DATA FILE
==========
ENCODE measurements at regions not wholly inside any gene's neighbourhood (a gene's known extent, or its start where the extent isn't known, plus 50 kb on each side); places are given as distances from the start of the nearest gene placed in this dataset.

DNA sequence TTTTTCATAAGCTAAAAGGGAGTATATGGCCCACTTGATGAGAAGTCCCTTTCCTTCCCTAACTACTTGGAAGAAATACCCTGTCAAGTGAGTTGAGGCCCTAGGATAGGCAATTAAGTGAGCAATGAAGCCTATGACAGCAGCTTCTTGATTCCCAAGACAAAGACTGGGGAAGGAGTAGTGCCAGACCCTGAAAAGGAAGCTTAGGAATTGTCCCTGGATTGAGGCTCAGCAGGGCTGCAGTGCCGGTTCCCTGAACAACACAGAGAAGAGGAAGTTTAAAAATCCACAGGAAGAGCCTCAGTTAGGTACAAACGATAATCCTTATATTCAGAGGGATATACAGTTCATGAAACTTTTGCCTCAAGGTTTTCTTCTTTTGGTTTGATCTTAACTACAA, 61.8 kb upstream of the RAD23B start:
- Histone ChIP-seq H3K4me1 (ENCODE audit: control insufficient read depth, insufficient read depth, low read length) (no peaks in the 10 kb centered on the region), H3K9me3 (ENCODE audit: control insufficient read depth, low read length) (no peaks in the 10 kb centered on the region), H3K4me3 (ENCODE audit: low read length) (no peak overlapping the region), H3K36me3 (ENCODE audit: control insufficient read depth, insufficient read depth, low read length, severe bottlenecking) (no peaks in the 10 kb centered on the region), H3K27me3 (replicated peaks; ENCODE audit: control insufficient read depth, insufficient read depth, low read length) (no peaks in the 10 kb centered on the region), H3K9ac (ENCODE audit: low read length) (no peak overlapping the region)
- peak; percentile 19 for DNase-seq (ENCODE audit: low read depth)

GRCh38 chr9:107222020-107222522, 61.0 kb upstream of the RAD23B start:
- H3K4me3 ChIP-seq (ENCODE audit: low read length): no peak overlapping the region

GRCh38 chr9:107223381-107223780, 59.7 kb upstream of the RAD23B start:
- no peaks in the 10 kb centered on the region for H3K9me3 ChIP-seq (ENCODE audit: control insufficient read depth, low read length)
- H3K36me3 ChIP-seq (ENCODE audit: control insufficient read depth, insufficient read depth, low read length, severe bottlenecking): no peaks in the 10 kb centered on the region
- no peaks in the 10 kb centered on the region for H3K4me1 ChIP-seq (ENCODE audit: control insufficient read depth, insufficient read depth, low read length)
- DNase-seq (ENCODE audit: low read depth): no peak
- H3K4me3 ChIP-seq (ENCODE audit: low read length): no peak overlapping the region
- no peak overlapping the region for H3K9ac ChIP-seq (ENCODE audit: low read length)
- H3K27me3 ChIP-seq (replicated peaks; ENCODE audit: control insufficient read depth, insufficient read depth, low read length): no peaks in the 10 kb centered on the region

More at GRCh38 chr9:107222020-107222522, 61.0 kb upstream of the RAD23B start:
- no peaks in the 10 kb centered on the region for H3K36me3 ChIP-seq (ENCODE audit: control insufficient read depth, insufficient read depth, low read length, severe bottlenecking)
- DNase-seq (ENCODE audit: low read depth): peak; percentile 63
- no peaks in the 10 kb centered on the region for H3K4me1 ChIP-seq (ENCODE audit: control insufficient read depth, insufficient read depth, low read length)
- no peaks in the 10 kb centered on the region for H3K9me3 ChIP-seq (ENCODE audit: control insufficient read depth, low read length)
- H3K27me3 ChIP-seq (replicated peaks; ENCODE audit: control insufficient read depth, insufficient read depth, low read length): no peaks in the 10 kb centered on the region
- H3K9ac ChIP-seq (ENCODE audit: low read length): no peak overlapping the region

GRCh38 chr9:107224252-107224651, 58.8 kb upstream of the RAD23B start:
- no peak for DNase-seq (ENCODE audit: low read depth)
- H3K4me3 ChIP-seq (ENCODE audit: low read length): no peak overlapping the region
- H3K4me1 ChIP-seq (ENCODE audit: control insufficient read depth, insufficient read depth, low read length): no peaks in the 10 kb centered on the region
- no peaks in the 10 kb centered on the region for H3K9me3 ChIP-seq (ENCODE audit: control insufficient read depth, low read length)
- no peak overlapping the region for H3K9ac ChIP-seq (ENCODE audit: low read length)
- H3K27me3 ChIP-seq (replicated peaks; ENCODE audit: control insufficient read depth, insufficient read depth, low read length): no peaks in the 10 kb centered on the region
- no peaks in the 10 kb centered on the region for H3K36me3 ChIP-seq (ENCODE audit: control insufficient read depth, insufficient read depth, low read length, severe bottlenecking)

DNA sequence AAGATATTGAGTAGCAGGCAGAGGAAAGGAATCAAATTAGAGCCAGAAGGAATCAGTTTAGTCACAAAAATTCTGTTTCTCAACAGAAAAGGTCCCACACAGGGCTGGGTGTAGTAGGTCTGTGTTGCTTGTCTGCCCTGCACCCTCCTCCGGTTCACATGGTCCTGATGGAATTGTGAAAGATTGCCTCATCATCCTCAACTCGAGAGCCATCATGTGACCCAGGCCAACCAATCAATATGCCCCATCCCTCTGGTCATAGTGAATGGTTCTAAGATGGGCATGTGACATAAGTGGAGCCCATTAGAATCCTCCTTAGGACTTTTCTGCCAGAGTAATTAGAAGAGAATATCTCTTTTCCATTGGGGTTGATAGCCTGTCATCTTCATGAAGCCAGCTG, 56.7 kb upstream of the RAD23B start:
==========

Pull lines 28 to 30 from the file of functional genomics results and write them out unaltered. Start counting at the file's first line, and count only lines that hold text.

- H3K27me3 ChIP-seq (replicated peaks; ENCODE audit: control insufficient read depth, insufficient read depth, low read length): no peaks in the 10 kb centered on the region
- no peaks in the 10 kb centered on the region for H3K36me3 ChIP-seq (ENCODE audit: control insufficient read depth, insufficient read depth, low read length, severe bottlenecking)

DNA sequence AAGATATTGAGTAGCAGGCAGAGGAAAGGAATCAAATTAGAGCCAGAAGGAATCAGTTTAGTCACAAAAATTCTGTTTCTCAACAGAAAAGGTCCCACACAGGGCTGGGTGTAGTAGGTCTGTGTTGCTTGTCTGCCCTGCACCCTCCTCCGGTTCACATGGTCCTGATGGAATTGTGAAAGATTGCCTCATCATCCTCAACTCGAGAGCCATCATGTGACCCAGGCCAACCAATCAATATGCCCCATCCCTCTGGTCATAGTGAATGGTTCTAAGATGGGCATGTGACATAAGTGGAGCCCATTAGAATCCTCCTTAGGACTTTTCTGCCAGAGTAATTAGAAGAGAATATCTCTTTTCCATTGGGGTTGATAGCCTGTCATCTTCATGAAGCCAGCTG, 56.7 kb upstream of the RAD23B start: